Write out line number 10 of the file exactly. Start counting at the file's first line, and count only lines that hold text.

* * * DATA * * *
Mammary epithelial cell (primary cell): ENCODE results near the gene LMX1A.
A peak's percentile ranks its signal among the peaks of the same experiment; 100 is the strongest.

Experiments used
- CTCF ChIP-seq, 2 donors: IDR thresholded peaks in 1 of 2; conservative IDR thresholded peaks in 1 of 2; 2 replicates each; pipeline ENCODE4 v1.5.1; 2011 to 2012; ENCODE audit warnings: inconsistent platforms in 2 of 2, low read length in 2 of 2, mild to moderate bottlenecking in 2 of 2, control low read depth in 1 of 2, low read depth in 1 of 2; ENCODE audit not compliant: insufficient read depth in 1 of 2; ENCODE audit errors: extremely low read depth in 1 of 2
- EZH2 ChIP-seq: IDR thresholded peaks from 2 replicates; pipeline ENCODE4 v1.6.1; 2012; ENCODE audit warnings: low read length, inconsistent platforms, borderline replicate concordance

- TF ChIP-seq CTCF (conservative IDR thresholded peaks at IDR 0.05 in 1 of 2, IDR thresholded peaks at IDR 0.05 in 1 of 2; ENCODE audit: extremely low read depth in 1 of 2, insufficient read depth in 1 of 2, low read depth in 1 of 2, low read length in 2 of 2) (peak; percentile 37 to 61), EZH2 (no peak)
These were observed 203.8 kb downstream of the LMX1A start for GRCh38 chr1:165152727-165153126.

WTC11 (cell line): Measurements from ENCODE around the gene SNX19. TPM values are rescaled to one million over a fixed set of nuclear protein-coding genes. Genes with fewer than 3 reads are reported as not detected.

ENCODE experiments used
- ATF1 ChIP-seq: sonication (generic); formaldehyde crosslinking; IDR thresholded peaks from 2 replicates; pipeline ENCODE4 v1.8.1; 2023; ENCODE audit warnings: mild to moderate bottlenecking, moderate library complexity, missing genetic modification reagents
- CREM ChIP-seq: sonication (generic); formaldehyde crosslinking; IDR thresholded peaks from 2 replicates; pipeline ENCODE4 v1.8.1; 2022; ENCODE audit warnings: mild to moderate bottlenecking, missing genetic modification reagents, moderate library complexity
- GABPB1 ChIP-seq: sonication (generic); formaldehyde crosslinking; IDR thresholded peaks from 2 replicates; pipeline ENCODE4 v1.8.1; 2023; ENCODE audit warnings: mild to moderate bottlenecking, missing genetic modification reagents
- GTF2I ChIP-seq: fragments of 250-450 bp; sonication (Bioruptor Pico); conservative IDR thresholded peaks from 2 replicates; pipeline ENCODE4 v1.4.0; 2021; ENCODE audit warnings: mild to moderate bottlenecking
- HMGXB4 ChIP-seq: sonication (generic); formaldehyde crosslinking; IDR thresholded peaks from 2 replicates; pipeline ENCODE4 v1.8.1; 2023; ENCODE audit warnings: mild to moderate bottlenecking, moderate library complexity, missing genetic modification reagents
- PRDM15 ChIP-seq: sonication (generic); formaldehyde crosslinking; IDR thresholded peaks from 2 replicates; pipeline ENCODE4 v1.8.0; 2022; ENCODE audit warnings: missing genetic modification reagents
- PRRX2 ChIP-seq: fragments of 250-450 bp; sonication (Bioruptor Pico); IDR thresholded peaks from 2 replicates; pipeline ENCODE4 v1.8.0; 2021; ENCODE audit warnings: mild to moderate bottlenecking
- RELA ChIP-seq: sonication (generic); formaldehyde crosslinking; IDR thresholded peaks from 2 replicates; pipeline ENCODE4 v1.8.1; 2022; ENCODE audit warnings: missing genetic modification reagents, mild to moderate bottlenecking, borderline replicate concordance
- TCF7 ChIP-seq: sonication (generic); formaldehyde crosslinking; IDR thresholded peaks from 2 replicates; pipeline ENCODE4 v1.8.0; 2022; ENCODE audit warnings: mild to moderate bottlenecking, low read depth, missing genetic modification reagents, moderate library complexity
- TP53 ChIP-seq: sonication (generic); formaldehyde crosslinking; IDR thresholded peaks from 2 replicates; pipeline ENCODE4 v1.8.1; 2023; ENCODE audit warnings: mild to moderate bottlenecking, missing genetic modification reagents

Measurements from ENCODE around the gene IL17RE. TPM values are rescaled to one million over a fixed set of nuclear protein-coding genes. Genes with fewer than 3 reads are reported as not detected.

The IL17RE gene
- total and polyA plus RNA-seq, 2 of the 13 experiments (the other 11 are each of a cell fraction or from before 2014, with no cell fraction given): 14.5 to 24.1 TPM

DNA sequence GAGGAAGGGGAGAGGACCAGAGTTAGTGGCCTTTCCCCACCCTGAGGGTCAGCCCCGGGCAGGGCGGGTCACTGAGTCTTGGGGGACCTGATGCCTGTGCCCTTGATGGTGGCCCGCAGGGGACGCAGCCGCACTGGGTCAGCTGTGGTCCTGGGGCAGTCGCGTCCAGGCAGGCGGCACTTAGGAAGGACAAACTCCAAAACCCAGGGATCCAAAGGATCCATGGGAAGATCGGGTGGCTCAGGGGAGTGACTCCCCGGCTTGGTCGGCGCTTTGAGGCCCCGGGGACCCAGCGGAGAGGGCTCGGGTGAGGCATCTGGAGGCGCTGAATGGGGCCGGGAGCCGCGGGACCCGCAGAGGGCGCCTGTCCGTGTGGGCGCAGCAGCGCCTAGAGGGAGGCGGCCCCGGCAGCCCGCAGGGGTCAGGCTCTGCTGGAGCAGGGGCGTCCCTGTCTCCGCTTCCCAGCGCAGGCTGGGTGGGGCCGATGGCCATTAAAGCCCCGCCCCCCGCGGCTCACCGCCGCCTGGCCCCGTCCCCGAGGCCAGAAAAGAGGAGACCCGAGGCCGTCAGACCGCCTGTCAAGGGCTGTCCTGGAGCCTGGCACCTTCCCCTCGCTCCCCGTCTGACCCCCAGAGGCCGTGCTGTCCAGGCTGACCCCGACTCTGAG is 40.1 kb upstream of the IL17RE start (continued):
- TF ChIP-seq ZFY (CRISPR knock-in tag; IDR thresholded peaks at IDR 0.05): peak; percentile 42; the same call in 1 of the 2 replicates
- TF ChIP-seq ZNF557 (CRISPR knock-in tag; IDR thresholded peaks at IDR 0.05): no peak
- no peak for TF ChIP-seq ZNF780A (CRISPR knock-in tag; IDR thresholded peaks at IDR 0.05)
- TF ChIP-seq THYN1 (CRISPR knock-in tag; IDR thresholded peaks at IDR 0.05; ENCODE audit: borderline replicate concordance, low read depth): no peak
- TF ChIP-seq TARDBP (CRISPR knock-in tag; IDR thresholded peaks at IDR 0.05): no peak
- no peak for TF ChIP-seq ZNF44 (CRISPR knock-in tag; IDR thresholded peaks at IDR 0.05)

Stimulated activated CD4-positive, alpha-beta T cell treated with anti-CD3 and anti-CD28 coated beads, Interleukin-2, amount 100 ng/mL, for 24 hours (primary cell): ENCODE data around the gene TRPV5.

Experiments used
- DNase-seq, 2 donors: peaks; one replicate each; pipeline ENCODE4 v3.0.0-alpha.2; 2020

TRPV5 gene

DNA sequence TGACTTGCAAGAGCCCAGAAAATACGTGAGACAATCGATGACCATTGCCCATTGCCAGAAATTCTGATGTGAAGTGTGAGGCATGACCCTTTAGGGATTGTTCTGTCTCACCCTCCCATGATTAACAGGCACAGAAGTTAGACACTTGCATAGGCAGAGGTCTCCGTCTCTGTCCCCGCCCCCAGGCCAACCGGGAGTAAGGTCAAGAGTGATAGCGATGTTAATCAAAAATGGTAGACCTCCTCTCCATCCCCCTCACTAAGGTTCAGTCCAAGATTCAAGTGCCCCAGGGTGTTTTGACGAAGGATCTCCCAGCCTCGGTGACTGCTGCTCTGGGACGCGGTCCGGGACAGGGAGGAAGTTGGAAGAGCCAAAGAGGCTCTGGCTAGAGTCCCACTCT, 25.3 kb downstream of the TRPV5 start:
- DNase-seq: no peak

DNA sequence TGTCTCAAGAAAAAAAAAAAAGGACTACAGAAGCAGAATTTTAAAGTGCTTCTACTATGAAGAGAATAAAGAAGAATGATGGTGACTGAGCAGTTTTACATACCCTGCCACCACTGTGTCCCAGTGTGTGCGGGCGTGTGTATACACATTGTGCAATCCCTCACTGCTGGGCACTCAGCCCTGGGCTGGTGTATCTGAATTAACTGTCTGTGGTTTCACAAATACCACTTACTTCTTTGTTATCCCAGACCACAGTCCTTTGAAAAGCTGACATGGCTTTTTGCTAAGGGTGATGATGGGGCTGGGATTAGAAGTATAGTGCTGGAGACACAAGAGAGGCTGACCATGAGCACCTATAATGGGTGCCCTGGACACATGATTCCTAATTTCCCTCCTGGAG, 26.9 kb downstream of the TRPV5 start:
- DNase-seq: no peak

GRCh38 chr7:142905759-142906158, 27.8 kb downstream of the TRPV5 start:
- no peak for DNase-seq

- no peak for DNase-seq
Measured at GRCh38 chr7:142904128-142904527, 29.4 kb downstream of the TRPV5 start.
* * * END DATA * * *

- ATF1 ChIP-seq: sonication (generic); formaldehyde crosslinking; IDR thresholded peaks from 2 replicates; pipeline ENCODE4 v1.8.1; 2023; ENCODE audit warnings: mild to moderate bottlenecking, moderate library complexity, missing genetic modification reagents